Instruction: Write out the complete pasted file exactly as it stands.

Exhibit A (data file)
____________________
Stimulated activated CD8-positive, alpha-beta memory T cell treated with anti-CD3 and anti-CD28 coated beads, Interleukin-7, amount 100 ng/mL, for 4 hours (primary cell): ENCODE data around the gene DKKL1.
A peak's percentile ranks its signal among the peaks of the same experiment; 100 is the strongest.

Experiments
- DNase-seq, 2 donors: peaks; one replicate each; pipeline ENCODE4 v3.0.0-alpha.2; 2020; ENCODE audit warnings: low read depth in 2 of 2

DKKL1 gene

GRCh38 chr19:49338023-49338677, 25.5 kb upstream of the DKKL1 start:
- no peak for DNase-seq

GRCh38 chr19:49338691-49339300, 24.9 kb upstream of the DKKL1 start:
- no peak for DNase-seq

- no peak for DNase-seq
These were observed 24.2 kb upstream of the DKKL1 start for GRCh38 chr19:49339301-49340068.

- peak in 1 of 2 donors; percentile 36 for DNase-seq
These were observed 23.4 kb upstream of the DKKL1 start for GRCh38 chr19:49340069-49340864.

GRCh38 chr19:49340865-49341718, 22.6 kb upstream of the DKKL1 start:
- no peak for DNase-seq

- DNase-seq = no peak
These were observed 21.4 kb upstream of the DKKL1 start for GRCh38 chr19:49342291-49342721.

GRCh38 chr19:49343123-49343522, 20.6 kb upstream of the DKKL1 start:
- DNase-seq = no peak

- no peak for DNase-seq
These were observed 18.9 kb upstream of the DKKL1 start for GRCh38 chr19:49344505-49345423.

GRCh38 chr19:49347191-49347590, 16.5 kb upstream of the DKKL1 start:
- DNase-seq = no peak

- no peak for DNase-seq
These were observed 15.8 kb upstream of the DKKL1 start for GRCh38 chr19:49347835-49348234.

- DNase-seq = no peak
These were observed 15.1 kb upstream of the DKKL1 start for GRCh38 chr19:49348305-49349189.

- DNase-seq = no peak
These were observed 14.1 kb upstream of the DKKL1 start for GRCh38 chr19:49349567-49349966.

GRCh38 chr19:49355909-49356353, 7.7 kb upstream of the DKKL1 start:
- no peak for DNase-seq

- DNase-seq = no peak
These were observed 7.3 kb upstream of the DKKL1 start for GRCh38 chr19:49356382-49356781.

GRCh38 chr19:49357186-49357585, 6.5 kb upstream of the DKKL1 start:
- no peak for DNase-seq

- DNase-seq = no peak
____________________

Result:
Stimulated activated CD8-positive, alpha-beta memory T cell treated with anti-CD3 and anti-CD28 coated beads, Interleukin-7, amount 100 ng/mL, for 4 hours (primary cell): ENCODE data around the gene DKKL1.
A peak's percentile ranks its signal among the peaks of the same experiment; 100 is the strongest.

Experiments
- DNase-seq, 2 donors: peaks; one replicate each; pipeline ENCODE4 v3.0.0-alpha.2; 2020; ENCODE audit warnings: low read depth in 2 of 2

DKKL1 gene

GRCh38 chr19:49338023-49338677, 25.5 kb upstream of the DKKL1 start:
- no peak for DNase-seq

GRCh38 chr19:49338691-49339300, 24.9 kb upstream of the DKKL1 start:
- no peak for DNase-seq

- no peak for DNase-seq
These were observed 24.2 kb upstream of the DKKL1 start for GRCh38 chr19:49339301-49340068.

- peak in 1 of 2 donors; percentile 36 for DNase-seq
These were observed 23.4 kb upstream of the DKKL1 start for GRCh38 chr19:49340069-49340864.

GRCh38 chr19:49340865-49341718, 22.6 kb upstream of the DKKL1 start:
- no peak for DNase-seq

- DNase-seq = no peak
These were observed 21.4 kb upstream of the DKKL1 start for GRCh38 chr19:49342291-49342721.

GRCh38 chr19:49343123-49343522, 20.6 kb upstream of the DKKL1 start:
- DNase-seq = no peak

- no peak for DNase-seq
These were observed 18.9 kb upstream of the DKKL1 start for GRCh38 chr19:49344505-49345423.

GRCh38 chr19:49347191-49347590, 16.5 kb upstream of the DKKL1 start:
- DNase-seq = no peak

- no peak for DNase-seq
These were observed 15.8 kb upstream of the DKKL1 start for GRCh38 chr19:49347835-49348234.

- DNase-seq = no peak
These were observed 15.1 kb upstream of the DKKL1 start for GRCh38 chr19:49348305-49349189.

- DNase-seq = no peak
These were observed 14.1 kb upstream of the DKKL1 start for GRCh38 chr19:49349567-49349966.

GRCh38 chr19:49355909-49356353, 7.7 kb upstream of the DKKL1 start:
- no peak for DNase-seq

- DNase-seq = no peak
These were observed 7.3 kb upstream of the DKKL1 start for GRCh38 chr19:49356382-49356781.

GRCh38 chr19:49357186-49357585, 6.5 kb upstream of the DKKL1 start:
- no peak for DNase-seq

- DNase-seq = no peak